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If you've lived in Salt Lake very long you probably have noticed the creep of development up the foothills, particularly on the east side. Our changing landscape, along with the need to accommodate a growing population, led the Salt Lake County Commission to adopt the landmark Foothill-Canyons Overlay Zone in the mid-1990s.

FCOZ has always been controversial, both for those who want development in the canyons and for those who want to preserve our canyons. Our role in county government is to hear the different perspectives and try to find a place for them within rules and regulations.

One technical issue that applies to the overlay zone — and needed to be fixed prior to the broader discussion — is the clarification for current summer uses in the canyons. Last summer Snowbird applied for permission to build a mountain coaster. That proposal was approved by the Salt Lake County Planning Commission and later was overturned by the county's Board of Adjustment.

The board's decision was based on an interpretation of the existing FCOZ ordinance — specifically the definition of a ski resort — that says all activities within a ski resort are permitted solely for snow-related activities.

The Planning Commission and Board of Adjustment are both intelligent advisory bodies. I fully support their judgments and opinions. Problems arise when two well-educated bodies arrive at completely different interpretations of the same land-use law.

If our canyon resorts, which all function with ski resort permits, are limited only to "snow related activities," what of the Tour of Utah, Oktoberfest and the zip-line that currently operate in Little Cottonwood Canyon?

The Board of Adjustment's decision to oppose the mountain coaster, after the Planning Commission approved it, raised significant questions about the clarity of our ordinances. This summer-use revision does not necessarily mean Snowbird will be allowed to build its mountain coaster.

Canyon resorts have a place at the table, just like environmental groups like Save Our Canyons do. It's important to do our best to create balance in county government. It's important for Salt Lake County government to be a reflection of the diverse community it represents.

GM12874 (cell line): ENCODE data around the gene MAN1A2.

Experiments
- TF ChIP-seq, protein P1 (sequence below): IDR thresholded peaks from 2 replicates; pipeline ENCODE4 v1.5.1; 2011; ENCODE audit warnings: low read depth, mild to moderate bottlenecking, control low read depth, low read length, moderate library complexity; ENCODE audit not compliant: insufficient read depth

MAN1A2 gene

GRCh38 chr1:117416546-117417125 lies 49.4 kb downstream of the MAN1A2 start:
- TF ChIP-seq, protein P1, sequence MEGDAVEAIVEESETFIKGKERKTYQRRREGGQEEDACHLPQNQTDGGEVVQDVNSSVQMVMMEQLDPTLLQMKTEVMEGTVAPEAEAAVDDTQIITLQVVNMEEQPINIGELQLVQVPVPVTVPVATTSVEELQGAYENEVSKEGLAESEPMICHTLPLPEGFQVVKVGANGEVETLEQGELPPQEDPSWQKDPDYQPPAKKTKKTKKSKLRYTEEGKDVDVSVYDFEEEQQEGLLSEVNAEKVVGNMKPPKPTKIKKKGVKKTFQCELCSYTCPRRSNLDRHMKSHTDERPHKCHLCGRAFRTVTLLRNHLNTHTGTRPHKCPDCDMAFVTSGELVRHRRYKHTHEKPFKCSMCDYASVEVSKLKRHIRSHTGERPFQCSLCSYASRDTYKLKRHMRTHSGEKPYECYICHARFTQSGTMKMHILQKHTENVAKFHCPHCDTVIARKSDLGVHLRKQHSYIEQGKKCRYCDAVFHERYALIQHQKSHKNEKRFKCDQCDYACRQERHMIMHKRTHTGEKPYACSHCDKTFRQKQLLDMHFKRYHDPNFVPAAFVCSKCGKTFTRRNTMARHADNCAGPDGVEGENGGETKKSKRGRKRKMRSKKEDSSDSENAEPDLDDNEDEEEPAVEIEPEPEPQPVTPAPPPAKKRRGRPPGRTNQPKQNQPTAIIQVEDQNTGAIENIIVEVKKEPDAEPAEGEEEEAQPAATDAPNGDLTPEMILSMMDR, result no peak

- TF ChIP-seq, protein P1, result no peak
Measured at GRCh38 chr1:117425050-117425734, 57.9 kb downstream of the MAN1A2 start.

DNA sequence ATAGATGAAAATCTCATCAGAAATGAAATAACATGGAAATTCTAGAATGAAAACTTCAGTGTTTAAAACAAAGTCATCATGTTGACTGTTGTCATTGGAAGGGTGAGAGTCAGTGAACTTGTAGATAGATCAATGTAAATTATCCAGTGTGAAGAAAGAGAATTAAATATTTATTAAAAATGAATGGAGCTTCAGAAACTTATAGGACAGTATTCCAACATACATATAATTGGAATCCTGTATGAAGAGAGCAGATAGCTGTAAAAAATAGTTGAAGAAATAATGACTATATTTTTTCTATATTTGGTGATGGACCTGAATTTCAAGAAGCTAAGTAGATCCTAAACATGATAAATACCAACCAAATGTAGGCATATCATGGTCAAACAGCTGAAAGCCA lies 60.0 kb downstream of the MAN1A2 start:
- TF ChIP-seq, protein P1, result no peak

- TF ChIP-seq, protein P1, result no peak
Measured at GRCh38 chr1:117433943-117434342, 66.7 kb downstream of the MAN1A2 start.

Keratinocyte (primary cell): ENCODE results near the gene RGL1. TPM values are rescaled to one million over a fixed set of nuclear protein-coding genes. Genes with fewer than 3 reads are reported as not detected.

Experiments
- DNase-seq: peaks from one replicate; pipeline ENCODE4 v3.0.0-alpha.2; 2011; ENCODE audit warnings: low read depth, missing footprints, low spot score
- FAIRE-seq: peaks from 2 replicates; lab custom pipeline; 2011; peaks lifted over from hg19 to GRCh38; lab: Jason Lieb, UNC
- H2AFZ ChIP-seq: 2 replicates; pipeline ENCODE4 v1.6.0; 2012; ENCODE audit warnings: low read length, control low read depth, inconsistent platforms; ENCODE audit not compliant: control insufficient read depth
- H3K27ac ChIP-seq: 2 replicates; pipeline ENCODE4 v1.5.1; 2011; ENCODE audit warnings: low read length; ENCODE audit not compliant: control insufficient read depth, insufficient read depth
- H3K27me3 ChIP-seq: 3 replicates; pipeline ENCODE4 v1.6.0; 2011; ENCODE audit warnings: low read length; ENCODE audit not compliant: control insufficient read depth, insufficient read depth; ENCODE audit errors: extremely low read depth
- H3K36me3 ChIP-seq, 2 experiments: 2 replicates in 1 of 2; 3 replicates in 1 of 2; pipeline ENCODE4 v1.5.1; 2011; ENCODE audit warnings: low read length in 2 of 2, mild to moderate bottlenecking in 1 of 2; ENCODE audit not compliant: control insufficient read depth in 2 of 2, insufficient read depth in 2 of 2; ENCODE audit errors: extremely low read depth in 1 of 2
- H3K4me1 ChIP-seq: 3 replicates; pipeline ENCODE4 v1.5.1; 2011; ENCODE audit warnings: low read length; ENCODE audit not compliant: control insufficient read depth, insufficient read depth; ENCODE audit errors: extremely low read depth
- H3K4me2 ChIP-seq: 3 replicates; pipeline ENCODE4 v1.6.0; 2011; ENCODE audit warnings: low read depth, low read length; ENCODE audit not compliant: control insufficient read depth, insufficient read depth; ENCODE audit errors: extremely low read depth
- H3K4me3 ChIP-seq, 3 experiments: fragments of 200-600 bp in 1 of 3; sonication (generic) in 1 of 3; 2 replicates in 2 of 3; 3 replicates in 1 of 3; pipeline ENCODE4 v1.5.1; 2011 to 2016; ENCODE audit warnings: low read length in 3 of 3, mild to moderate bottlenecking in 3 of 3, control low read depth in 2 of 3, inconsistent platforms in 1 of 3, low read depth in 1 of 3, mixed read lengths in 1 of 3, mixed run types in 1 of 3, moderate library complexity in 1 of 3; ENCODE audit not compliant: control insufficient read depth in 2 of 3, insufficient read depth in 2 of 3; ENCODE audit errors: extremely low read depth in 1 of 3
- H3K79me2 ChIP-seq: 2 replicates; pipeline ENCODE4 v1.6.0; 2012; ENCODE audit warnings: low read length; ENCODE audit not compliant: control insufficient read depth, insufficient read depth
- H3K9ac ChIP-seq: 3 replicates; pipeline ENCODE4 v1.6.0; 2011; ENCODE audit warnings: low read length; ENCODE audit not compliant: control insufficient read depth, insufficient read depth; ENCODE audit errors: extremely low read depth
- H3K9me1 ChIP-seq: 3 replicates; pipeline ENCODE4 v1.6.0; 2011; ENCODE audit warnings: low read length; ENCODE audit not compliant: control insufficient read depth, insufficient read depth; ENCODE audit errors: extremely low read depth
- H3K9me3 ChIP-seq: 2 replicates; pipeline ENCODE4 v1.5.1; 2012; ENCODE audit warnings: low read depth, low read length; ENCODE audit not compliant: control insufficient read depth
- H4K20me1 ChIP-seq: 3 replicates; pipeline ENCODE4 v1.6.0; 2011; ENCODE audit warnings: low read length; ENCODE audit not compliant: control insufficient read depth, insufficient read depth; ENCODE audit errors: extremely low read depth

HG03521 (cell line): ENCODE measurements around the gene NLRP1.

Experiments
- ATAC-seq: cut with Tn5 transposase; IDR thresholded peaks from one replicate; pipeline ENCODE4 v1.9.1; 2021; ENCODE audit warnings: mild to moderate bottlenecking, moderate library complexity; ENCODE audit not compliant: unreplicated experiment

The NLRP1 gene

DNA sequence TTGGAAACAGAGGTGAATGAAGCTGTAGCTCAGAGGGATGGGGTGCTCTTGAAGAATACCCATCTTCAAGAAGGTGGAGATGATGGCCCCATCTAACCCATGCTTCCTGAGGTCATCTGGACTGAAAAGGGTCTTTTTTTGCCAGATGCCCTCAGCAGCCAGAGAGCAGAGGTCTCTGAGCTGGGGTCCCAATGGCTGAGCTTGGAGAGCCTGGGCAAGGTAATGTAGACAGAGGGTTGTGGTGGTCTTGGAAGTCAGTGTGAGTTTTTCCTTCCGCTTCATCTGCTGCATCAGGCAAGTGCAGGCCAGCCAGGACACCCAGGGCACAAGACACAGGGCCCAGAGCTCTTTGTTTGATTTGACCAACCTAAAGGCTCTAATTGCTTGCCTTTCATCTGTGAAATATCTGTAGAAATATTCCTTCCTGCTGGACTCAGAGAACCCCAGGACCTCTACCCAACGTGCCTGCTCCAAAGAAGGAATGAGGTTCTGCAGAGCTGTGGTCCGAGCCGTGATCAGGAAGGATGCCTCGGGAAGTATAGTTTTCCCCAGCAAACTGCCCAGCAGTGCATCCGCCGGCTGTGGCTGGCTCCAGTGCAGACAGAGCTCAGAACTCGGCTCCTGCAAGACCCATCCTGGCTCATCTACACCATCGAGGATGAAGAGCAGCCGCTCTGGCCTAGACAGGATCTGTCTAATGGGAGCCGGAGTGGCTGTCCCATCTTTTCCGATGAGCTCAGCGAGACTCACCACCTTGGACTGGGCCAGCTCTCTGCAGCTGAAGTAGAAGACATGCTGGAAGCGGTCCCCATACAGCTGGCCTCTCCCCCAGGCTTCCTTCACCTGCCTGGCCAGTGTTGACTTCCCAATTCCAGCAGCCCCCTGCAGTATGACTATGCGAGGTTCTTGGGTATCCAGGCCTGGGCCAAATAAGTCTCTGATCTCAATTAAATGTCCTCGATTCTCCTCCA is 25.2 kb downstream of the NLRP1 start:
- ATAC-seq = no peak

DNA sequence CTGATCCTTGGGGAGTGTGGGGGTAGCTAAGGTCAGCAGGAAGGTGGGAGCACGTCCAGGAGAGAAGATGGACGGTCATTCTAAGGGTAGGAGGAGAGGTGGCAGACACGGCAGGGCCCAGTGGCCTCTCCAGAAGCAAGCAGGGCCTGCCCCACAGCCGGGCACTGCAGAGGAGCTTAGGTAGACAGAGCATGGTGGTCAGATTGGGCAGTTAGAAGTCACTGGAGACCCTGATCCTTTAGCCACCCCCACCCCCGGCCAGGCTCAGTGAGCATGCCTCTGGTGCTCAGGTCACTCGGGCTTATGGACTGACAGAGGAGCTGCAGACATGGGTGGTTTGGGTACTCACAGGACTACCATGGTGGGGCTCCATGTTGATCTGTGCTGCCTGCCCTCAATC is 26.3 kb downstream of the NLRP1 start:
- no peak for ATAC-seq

FCOZ applies to all Salt Lake County canyons, including Parley's, Emigration, Millcreek, Big Cottonwood, Little Cottonwood, Rose and Butterfield. Each of these canyons has unique attributes and pristine natural environments. It's important to balance their specific characteristics with the varying needs of the community.

Ultimately, we want to take the mystery out of FCOZ. We want people to be able to see clearly what is permissible or not permissible within our canyons. We want to bring together all stakeholders for useful dialogue to help guide our modern FCOZ ordinance.

That is why in the coming months, Salt Lake County will host an FCOZ symposium that will bring together a variety of people with varying interests in each Salt Lake County canyon. My goal for the symposium is to use the document, Wasatch Canyons Tomorrow, as a guiding force that we use to set up policies and ordinances for how we treat our canyons today.

I believe in open, honest, effective and accessible government. I have heard, and continue to listen to, a range of needs and desires. Now I want to find that middle ground.

Peter Corroon is mayor of Salt Lake County.

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